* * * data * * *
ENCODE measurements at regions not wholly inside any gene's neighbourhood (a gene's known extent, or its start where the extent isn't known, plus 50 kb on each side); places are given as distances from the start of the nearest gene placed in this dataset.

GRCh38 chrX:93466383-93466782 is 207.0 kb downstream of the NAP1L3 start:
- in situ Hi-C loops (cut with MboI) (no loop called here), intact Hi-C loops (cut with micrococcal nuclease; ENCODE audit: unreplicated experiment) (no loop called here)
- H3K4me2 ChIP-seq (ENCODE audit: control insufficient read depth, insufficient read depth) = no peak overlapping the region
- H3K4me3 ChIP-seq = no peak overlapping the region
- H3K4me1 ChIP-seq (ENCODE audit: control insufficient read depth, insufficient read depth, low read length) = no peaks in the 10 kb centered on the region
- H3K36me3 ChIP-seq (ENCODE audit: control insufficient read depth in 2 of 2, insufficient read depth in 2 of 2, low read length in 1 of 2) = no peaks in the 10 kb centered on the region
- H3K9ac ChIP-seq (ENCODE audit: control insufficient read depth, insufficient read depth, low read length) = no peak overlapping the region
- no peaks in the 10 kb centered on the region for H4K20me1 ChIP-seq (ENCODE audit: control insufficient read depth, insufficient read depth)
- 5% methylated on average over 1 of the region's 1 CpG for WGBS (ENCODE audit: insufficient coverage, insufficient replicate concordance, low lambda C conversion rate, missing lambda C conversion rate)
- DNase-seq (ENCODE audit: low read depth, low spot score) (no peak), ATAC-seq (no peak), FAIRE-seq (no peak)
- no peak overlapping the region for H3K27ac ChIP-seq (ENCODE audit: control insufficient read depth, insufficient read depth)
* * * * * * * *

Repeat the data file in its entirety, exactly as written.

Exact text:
ENCODE measurements at regions not wholly inside any gene's neighbourhood (a gene's known extent, or its start where the extent isn't known, plus 50 kb on each side); places are given as distances from the start of the nearest gene placed in this dataset.

GRCh38 chrX:93466383-93466782 is 207.0 kb downstream of the NAP1L3 start:
- in situ Hi-C loops (cut with MboI) (no loop called here), intact Hi-C loops (cut with micrococcal nuclease; ENCODE audit: unreplicated experiment) (no loop called here)
- H3K4me2 ChIP-seq (ENCODE audit: control insufficient read depth, insufficient read depth) = no peak overlapping the region
- H3K4me3 ChIP-seq = no peak overlapping the region
- H3K4me1 ChIP-seq (ENCODE audit: control insufficient read depth, insufficient read depth, low read length) = no peaks in the 10 kb centered on the region
- H3K36me3 ChIP-seq (ENCODE audit: control insufficient read depth in 2 of 2, insufficient read depth in 2 of 2, low read length in 1 of 2) = no peaks in the 10 kb centered on the region
- H3K9ac ChIP-seq (ENCODE audit: control insufficient read depth, insufficient read depth, low read length) = no peak overlapping the region
- no peaks in the 10 kb centered on the region for H4K20me1 ChIP-seq (ENCODE audit: control insufficient read depth, insufficient read depth)
- 5% methylated on average over 1 of the region's 1 CpG for WGBS (ENCODE audit: insufficient coverage, insufficient replicate concordance, low lambda C conversion rate, missing lambda C conversion rate)
- DNase-seq (ENCODE audit: low read depth, low spot score) (no peak), ATAC-seq (no peak), FAIRE-seq (no peak)
- no peak overlapping the region for H3K27ac ChIP-seq (ENCODE audit: control insufficient read depth, insufficient read depth)